Villagers vs. Bangladeshi army

It’s pretty hard to know exactly what’s happening (partly because I’m in the US trying to figure out what’s going on on the other side of the planet) in Bangladesh, but the last few days I’ve been struck by a pretty spectacular fight of villagers protesting against army acquisition of their lands on the cheap.

Here’s what I’ve been able to gather from the various news reports. The Bangladeshi army is attempting to acquire some 5,000 bighas of land (a Bangladeshi bigha = 1600 square yards) for an army housing project in Narayanganj.

In response, villagers organized under two unions (Kayetpara and Rupganj unions) protested the army’s maneuver to coerce people into selling their land on the cheap to the army. The army has set up provisional housing in nearby villages and has been sending agents to pressure locals into selling their land for a fraction of their market value and preventing the locals from registering their land (which would offer them some limited legal protections against coercion). At least one report reveals inconsistencies in the Army’s claims that it is working by the books: the state minister of housing claims that the developers have not followed proper procedures, which include seeking the approval of local officials and submitting layouts of the development.

Some 7000 demonstrators came out to block the road to the proposed housing project by constructing a barricade. After a stand-off of several hours, the police and the Rapid Action Battalion were sent in to tear down the barricade and remove the protesters. They lobbed tear gas and charged the protesters with batons. 10 of the protesters were shot with live ammunition, 50 others were wounded. Law enforcement officials deny firing on the protesters (which makes one wonder how they were shot); several eyewitnesses have the police firing upwards of 150 rounds.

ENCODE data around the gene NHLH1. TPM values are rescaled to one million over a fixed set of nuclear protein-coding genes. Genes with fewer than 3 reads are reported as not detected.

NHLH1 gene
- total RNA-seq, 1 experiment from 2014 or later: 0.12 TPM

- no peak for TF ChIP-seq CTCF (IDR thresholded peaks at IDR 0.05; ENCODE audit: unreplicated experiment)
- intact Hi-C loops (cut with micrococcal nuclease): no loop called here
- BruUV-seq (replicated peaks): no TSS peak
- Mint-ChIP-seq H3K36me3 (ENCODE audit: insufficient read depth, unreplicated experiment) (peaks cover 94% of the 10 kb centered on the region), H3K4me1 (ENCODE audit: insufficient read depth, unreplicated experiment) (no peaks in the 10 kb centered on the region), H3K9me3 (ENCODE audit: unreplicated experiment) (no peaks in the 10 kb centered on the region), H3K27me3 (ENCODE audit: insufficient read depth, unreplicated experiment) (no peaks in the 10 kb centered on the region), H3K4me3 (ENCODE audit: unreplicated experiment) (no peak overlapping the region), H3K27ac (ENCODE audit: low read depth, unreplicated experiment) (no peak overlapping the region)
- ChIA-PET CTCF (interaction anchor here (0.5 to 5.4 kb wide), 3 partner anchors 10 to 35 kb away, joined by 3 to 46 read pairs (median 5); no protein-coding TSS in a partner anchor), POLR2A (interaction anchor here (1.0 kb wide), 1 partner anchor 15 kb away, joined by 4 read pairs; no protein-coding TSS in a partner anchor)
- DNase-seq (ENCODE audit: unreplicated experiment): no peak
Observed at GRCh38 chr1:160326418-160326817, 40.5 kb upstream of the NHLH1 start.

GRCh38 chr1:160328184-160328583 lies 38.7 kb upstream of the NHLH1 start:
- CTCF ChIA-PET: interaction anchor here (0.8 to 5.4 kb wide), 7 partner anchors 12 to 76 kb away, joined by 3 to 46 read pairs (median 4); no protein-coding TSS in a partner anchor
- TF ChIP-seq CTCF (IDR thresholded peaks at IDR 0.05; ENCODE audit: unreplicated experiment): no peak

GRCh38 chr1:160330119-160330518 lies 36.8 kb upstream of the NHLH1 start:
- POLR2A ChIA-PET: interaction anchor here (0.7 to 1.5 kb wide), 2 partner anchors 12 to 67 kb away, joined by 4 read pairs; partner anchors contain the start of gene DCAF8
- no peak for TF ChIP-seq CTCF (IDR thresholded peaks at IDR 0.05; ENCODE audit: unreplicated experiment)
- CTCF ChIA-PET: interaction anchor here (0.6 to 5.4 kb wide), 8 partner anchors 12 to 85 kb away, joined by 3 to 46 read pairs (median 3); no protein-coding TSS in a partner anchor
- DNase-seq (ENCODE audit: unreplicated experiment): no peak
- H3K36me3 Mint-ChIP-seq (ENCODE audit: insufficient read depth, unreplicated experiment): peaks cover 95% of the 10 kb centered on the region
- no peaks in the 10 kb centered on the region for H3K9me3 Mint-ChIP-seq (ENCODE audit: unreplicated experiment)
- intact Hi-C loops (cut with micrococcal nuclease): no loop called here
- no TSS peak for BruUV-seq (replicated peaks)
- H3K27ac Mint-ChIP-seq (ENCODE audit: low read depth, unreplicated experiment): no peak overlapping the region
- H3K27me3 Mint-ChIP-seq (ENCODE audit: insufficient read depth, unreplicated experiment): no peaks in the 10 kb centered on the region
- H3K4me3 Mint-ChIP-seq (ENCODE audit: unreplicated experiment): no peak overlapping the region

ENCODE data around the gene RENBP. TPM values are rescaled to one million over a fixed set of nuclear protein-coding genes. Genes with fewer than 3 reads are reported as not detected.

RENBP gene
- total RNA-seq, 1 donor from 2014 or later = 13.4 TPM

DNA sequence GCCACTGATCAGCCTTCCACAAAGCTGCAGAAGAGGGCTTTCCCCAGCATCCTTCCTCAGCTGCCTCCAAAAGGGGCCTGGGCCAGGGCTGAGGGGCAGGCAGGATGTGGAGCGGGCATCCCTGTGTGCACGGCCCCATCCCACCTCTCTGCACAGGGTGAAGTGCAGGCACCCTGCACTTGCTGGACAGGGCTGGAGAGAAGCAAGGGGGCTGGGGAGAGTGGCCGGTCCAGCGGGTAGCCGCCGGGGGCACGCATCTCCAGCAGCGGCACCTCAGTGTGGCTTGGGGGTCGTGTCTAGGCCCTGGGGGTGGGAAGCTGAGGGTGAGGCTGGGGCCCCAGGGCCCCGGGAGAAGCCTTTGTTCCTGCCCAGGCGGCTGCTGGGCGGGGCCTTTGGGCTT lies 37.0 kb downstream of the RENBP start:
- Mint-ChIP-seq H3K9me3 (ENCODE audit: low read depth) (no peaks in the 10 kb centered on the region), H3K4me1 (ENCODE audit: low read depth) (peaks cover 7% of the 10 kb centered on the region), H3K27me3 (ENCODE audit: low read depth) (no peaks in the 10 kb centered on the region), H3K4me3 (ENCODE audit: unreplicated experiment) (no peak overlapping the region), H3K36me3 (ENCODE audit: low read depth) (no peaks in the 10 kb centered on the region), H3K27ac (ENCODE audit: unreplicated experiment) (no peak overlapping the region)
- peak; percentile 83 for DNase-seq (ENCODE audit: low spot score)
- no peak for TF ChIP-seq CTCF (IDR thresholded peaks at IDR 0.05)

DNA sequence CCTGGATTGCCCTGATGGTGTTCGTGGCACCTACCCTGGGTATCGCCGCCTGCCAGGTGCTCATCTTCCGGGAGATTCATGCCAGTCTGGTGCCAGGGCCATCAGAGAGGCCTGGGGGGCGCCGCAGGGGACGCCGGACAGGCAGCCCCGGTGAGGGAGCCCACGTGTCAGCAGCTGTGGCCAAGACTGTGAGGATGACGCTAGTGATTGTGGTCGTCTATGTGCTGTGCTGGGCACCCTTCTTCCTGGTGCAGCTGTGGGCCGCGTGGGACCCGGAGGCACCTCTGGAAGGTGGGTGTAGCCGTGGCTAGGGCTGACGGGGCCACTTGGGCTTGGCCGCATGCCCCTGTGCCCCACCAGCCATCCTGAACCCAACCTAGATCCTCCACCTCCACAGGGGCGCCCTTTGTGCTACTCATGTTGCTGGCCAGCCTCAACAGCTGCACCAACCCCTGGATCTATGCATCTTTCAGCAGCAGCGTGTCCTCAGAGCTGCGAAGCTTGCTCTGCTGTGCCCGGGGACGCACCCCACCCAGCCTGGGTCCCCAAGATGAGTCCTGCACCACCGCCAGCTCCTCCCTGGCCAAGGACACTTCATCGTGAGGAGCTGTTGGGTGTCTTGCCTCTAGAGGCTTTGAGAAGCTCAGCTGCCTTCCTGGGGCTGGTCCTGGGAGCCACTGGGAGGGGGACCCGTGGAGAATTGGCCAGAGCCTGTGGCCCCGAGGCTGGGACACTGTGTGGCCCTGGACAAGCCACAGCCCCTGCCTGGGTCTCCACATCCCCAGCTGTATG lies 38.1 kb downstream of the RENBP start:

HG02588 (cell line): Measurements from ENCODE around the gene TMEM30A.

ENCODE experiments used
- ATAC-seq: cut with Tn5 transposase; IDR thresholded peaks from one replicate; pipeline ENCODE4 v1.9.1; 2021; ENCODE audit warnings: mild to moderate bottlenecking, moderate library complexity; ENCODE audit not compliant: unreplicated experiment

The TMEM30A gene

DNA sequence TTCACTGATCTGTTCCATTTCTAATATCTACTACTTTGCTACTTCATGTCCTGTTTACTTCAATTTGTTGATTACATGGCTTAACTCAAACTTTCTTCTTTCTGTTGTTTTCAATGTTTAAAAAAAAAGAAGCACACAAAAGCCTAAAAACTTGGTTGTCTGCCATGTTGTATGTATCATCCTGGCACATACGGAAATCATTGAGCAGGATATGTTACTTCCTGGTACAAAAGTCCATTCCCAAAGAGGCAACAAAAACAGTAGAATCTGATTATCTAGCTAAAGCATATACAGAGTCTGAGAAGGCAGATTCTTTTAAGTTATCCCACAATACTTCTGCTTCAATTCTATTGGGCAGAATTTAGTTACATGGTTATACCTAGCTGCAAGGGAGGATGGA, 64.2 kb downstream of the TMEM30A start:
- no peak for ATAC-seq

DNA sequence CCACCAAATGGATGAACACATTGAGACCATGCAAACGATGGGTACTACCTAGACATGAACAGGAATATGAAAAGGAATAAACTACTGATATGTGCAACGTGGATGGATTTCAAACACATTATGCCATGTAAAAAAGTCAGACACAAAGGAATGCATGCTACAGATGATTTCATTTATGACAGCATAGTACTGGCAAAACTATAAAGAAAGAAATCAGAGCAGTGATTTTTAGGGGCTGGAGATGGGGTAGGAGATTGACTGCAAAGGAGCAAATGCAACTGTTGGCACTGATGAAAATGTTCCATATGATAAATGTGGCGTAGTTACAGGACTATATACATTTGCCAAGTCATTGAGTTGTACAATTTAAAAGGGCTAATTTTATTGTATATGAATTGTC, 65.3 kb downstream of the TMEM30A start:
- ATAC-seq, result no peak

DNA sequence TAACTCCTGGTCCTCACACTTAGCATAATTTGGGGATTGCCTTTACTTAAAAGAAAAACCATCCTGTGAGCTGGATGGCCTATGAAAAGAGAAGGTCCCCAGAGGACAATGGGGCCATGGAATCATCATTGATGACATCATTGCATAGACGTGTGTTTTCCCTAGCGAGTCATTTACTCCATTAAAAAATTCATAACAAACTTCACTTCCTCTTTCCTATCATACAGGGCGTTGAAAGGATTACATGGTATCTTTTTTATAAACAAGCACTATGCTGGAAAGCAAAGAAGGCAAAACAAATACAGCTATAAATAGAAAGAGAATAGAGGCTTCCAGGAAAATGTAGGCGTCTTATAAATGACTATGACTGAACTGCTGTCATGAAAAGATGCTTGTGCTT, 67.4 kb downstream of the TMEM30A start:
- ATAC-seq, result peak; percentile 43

Almost immediately after, protesters descended on one of the provisional army housing camps at Musuri and set it on fire. Military personnel there had to be evacuated by helicopter.

The Bangladeshi Army has been predictably dumbfounded, as they claim that they have had several reasonable discussions with the locals to let them know that the housing plan is “completely run by the personal fund of the army members” and there was no attempt by the army to coerce people into selling their land. In the Army’s mind, the protesters were egged on by outside agitators who have been spreading “hostile and fearful” rumors. The ruling Awami League saw this as an opportunity to blame its primary rival, the Bangladeshi National Party, and its leader, Khaleda Zia, insinuating that the real reason for the protests is a recent ruling by the Bangladeshi Supreme Court asking her to vacate her cantonment home. This of course allows the Awami League the ability to play the victim and repeat its pleas for calm, all the while ensuring that the Army’s plans move forward apace. Incidentally, some villagers have identified the Awami League’s Golam Dastagir Gazi as instrumental in helping the Army purchase land on the cheap.